Digging Deeper Vol. 16

“Jewelweed Juice” Helps Relieve Skin Irritations

A friend had discovered a “shrub-like” wildflower on a visit to Whitewater Falls, and the remnants of the orange flowers and leaves she brought back for me to identify were just too shriveled and dried, and so I knew I could count on Bill Head at Head-Lee Nursery to come to my aid.  Bill is always making treks all across the Southeast in search of native plants to introduce into the trade, and sure enough, he knew right away that my mystery plant was Spotted Jewelweed (Impatiens capensis).  There is also a species with pale yellow flowers, Impatiens pallida.

Using the Internet to do more research, I quickly learned that the sap from the crushed stems of jewelweed is a virtual panacea for all sorts of skin irritations, including my old nemesis, poison ivy.  According to experts on medicinal plants, if you accidentally touch poison ivy and apply jewelweed juice to the affected area before the rash appears, you probably won’t get the rash.  American Indians treat the already-developed poison ivy rash by rubbing jewelweed’s broken stem on the rash until it draws some blood.  The rash then dries out; a scab forms and healing occurs.

These same experts say that if you apply the juice to insect bites and bee and wasp stings, you should expect some relief, especially if it is applied soon after the event.  It is also a recommended treatment for warts, bruises, fungal skin infections, minor burns, cuts, acne, sores and any other skin irritations. 

 ‘Tokyo Tower’ Chinese Fringe Tree Features Year-Round Interest

Chionanthus retusus ‘Tokyo Tower,’ or Chinese fringe tree, is a perfect small to medium tree choice for area landscapes offering year-round interest and excellent performance with little extra attention, even in our heat and humidity.  As we begin the optimum months for planting, now is also the perfect time to install this and other carefully selected specimens from Head-Lee Nursery to your gardens.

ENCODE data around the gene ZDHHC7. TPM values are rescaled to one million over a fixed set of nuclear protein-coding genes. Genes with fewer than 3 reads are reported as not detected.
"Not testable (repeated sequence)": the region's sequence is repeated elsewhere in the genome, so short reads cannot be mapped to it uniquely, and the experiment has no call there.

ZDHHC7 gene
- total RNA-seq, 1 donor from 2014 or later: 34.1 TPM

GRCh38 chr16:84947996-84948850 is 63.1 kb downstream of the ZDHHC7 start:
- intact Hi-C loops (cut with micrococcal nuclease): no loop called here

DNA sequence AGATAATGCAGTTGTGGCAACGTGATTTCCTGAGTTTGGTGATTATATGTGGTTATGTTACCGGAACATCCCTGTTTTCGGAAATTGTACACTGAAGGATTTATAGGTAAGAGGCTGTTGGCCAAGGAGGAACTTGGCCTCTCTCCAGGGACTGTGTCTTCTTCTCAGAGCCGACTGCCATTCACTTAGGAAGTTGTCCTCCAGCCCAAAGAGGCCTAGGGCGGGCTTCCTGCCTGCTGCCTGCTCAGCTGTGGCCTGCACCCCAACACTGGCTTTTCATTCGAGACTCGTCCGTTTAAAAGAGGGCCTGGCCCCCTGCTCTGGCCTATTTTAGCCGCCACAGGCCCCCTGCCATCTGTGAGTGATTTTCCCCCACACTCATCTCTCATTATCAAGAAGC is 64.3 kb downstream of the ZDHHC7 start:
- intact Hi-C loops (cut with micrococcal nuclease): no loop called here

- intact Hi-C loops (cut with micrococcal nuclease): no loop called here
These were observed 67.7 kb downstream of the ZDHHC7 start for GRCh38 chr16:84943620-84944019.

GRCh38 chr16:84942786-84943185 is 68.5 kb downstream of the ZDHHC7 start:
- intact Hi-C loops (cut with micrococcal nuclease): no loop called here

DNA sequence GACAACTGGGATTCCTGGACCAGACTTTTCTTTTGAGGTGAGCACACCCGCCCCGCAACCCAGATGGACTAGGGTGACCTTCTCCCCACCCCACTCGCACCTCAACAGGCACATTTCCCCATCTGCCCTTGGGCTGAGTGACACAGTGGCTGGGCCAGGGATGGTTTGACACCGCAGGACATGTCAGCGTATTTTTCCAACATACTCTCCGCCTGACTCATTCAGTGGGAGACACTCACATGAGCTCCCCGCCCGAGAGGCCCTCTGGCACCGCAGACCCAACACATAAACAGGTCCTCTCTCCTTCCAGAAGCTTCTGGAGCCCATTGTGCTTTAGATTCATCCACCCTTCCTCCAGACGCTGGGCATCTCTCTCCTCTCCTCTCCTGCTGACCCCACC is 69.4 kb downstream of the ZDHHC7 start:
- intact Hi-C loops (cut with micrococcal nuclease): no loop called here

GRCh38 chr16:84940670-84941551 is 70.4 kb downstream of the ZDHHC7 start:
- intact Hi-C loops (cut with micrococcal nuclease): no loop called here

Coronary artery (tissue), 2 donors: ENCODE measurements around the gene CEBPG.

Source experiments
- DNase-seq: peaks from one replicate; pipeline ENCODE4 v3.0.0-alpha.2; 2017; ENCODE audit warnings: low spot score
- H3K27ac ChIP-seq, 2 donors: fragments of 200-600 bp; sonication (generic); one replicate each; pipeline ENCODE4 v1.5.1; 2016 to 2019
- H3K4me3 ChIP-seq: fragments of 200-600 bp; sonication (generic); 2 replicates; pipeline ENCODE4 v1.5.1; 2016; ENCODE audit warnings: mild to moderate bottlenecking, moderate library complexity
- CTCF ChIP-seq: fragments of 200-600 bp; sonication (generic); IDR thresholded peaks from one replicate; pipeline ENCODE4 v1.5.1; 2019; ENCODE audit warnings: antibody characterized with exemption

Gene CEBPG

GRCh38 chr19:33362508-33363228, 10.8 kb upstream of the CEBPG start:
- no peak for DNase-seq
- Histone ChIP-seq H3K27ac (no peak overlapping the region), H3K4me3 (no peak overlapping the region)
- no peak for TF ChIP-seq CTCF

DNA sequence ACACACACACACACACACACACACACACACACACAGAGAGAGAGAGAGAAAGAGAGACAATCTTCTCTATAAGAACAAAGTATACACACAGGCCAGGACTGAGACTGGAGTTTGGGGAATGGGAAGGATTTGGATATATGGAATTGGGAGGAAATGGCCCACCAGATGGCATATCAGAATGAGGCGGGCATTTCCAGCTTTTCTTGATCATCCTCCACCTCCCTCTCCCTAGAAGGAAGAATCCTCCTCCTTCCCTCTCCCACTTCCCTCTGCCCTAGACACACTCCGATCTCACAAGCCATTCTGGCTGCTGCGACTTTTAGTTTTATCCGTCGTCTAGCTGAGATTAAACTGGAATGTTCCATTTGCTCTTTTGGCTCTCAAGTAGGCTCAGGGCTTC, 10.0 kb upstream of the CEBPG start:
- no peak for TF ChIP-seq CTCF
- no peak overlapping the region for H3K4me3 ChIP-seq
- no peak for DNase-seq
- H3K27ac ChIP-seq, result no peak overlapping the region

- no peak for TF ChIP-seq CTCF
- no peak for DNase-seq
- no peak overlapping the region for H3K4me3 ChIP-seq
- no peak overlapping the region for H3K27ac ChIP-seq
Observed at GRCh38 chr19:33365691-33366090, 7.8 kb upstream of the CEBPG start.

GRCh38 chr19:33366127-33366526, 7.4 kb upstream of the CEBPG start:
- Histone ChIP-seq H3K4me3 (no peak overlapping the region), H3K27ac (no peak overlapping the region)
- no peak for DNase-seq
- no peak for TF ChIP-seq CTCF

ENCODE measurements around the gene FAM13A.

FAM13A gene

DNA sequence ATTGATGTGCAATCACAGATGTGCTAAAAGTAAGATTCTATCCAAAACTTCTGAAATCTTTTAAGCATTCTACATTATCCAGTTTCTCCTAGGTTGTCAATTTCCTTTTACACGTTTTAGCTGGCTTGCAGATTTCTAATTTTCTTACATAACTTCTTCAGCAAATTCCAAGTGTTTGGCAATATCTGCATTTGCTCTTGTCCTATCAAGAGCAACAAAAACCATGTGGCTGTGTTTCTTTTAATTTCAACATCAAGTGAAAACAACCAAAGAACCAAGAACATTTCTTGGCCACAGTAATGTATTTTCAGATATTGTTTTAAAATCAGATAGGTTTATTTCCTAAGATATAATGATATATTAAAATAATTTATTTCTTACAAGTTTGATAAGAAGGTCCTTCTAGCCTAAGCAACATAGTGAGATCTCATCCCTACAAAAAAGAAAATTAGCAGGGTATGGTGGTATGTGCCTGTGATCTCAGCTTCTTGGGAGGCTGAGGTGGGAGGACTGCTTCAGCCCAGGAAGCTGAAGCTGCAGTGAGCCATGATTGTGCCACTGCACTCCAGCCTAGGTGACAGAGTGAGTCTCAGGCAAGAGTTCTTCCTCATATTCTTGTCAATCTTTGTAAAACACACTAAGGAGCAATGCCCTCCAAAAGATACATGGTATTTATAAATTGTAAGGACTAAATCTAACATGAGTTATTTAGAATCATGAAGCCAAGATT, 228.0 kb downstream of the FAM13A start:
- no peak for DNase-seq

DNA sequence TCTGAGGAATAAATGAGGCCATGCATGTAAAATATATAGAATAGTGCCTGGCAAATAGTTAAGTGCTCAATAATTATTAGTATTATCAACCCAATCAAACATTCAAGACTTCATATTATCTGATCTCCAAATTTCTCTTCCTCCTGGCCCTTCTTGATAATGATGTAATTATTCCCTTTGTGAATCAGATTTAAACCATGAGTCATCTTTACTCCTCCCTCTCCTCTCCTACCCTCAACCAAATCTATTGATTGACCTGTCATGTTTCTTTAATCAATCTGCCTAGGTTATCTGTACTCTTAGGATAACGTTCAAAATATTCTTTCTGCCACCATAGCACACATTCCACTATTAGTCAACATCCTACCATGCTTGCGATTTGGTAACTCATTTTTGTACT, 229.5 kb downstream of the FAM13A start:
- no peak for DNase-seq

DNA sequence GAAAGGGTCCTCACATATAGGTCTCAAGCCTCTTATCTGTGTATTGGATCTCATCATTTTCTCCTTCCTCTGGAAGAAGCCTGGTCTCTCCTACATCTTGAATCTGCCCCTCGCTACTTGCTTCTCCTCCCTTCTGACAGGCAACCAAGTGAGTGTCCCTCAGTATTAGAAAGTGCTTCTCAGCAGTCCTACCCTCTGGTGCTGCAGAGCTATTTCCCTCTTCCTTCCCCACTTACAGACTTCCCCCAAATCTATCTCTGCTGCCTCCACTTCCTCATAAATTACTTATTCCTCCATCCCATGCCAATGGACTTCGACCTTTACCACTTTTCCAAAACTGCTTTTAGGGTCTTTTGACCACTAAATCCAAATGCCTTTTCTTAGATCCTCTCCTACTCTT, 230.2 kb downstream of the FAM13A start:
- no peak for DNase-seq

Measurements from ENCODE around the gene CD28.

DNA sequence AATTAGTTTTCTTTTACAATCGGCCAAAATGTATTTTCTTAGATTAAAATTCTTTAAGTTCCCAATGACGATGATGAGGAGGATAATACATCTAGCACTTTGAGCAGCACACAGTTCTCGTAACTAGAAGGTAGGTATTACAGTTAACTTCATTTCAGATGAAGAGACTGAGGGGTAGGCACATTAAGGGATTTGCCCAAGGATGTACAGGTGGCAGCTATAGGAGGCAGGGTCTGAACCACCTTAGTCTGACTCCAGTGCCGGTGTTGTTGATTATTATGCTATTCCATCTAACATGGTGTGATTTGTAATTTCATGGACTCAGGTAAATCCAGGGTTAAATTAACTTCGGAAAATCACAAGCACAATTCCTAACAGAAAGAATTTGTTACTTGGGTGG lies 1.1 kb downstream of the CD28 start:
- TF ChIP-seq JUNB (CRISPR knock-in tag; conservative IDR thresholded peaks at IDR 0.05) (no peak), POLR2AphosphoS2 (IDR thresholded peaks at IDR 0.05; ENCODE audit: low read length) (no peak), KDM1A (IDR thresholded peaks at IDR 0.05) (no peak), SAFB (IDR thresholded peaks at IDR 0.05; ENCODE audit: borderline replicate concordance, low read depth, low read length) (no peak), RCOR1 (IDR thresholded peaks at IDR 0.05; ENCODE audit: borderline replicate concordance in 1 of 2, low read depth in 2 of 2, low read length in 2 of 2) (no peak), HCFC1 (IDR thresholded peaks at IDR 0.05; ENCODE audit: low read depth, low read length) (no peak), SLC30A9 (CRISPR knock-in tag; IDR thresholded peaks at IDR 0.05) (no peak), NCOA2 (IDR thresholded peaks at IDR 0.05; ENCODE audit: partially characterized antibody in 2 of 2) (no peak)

This Asian, fastigiated-form, deciduous relative of our native fringe tree, Chionanthus virginicus, also known as Grandfather’s Graybeard, flowers a little later in spring (May-June), but it is worth the wait, covered in spectacular panicles of snowy-white, very fragrant flowers that capture center stage almost overnight.  Even though this specimen prefers full sun, it will tolerate partial shade, needing at least 6 hours minimum.

The lustrous, dark-green, oval shaped leaves grab the attention throughout the summer months, and the flowers become dark-blue berries by fall, attracting birds of all types to dine.  The leathery foliage turns pale yellow in autumn, before dropping in mid to late November, giving way to the fantastic display of tan-and-gold, exfoliating bark, that continues throughout the winter and early spring.

With a hardiness rating for Zones 3 through 9 and its ability to grow in any “average, well-drained” soil, ‘Tokyo Tower’ adapts well and is easy to grow here in the Southeast.  Specimens grow 20-30 feet tall with a spread of 15-25 feet, and develop good heat and moderate drought resistance within just two years after planting.

By Guest Author Randy Peele

As has always been the case with my garden writings, I would like very much for all of you to interact with me in “Digging Deeper.”  Recommended topics, critiques, opinions, questions, etc. all are encouraged and welcomed, and I look forward to hearing from you by e-mail at email@headleenursery.com.

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